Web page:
The Security category requires that vendors demonstrate their controls related to risk assessment, mitigation, and monitoring practices; user access to systems and physical access to equipment; monitoring security vulnerabilities; software development; change management practices for network devices; incident response procedures; and management’s control environment for oversight, ethics, accountability, and communication.

SOC 1 and SOC 2 reports: Benefits

Both SOC 1 and SOC 2 reports should provide information on the internal controls related to the software development lifecycle. A comprehensive SOC report will include tests on the development and approval processes for software code changes. This is important when assessing whether a software vendor has a mature process for changes that affect its customers. If reviews and approvals are not tested in the report, this can indicate that that the organization doesn’t currently have a structured and consistent process in place. In this scenario, there is a risk that software developers have the freedom to write code and make changes to the software that impact customer data without a proper review of the effects of those changes. This could create an unintended change in the software that leads to unreliable data for your organization. 

Each SOC report is the result of an independent audit by a CPA firm that thoroughly tests the internal controls in place at the software or service company. Reviewing the results of this audit can help you understand the vendor’s controls and demonstrate whether the software functions as intended, includes controls to prevent unauthorized code changes, and has security controls to protect your data.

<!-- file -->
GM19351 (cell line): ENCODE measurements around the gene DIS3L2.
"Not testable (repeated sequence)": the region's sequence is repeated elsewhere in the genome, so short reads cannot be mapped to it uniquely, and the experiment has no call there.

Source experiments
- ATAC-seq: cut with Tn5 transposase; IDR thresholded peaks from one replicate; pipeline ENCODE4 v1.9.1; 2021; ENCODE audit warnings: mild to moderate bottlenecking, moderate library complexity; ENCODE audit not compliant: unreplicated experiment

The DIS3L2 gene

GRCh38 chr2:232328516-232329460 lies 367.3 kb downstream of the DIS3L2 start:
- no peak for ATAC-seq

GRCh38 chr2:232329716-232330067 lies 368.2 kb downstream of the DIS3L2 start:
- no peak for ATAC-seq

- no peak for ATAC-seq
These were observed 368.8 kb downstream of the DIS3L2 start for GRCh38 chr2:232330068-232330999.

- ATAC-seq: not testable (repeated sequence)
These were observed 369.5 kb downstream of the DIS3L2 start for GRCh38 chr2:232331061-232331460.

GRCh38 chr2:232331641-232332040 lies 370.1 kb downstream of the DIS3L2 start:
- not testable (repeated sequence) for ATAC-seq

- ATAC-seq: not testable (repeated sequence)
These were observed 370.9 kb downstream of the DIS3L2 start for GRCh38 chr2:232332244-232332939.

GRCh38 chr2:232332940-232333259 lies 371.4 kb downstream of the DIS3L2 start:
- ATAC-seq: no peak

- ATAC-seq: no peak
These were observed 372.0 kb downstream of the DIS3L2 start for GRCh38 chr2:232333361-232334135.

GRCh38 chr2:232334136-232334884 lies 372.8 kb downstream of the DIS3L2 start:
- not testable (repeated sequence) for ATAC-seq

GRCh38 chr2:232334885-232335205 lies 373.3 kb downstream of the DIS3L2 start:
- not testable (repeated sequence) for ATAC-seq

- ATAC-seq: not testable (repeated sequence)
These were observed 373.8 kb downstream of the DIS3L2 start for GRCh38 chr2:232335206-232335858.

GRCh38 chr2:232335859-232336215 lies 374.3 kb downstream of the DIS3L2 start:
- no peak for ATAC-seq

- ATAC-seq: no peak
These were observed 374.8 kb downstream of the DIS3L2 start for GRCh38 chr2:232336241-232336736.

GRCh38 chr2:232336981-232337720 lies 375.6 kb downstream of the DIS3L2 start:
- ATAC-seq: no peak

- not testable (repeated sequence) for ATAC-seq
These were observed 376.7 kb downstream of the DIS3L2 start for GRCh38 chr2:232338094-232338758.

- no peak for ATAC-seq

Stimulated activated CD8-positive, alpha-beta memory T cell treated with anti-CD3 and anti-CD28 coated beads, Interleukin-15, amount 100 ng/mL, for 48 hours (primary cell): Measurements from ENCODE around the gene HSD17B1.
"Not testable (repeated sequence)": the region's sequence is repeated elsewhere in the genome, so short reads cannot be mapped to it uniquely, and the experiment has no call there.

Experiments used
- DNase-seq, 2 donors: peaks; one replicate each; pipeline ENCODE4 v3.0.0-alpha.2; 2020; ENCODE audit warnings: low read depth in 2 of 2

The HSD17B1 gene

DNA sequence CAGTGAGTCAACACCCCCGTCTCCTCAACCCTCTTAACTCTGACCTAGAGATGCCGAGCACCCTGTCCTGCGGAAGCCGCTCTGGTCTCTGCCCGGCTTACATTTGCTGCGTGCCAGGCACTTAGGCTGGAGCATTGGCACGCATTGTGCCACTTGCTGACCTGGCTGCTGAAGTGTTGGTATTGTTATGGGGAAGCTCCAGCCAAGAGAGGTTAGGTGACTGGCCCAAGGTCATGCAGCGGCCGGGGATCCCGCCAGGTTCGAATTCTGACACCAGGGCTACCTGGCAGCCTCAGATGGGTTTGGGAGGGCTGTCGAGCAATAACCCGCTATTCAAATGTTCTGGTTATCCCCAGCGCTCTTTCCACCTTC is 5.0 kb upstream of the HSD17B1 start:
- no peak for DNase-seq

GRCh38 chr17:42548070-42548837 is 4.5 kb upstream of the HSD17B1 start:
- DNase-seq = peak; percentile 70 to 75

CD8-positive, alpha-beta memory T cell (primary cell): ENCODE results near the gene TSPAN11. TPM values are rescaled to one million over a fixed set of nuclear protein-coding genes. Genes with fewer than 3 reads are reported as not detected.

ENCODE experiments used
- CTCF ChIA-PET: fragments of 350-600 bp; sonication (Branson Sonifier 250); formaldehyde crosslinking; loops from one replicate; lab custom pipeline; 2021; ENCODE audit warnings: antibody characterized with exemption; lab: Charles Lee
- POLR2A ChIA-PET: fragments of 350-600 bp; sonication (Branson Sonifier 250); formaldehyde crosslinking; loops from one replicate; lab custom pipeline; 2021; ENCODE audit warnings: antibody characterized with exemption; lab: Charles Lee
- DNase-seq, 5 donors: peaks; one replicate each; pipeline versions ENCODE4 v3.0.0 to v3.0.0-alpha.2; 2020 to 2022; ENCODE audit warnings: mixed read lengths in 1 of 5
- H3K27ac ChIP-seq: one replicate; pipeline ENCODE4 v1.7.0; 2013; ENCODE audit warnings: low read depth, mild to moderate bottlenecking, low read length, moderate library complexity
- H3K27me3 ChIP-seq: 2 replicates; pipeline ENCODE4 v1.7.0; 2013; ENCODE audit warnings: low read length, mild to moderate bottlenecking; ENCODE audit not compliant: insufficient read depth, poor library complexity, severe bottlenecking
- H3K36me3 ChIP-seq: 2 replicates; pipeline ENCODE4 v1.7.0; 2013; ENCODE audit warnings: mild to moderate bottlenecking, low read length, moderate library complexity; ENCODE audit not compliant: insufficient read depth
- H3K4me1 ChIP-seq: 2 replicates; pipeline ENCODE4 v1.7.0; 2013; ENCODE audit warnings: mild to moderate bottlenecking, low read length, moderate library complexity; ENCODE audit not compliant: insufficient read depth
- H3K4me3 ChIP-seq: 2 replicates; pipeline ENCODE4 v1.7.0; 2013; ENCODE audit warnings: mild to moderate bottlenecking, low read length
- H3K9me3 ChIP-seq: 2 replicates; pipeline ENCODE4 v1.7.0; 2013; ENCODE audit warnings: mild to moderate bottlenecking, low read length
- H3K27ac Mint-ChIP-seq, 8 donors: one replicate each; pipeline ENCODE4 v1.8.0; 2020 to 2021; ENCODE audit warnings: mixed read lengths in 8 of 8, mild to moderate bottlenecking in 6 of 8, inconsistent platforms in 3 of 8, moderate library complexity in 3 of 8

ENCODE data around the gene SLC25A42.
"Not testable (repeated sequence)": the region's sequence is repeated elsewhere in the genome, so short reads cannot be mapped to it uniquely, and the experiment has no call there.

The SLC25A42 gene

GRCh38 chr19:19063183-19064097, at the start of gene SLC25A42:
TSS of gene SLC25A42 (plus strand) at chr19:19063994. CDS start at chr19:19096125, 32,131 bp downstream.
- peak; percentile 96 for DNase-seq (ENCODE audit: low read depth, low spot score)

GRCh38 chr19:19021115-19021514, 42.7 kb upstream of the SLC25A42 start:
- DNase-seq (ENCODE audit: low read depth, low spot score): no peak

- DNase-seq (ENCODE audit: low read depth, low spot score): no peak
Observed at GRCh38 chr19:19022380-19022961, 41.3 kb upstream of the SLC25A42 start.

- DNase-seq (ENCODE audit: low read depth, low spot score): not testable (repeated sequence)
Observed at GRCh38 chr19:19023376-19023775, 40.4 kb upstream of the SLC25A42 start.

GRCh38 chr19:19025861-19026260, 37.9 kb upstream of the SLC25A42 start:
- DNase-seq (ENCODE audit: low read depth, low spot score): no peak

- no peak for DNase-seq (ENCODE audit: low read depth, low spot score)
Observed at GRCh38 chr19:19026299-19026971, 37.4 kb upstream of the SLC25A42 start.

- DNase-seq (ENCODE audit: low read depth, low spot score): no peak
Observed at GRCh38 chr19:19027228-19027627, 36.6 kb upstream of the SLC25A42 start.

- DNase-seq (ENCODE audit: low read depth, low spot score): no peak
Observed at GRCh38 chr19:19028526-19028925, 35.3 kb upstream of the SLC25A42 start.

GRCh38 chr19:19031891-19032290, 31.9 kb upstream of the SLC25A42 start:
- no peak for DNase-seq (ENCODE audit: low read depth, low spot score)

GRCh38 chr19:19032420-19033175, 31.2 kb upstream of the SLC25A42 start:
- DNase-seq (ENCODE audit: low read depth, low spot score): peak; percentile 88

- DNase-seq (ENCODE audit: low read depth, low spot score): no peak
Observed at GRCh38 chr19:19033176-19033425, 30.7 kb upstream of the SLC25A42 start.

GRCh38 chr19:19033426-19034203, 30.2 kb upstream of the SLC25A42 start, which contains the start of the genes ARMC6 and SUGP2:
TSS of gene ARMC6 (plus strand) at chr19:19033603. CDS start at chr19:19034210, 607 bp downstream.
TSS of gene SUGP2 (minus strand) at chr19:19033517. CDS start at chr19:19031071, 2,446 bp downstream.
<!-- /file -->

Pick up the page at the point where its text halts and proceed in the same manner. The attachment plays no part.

SOC 1 and SOC 2: Resources 

SOC reports and your review of them can strengthen your vendor due diligence process and help your organization determine the best software vendor for your needs. Our team has developed checklists to help you identify the key areas of attention as you review SOC reports, and you can download them here. These checklists are also helpful for software vendors you are already using to help understand the controls in place and whether you should ask questions about controls you do not see in the report. Please watch our video on how to effectively use our checklists.

Our SOC experts are here to help. Please contact us to learn more about SOC reports or if you have specific questions about protecting your organization from ineffective software development practices.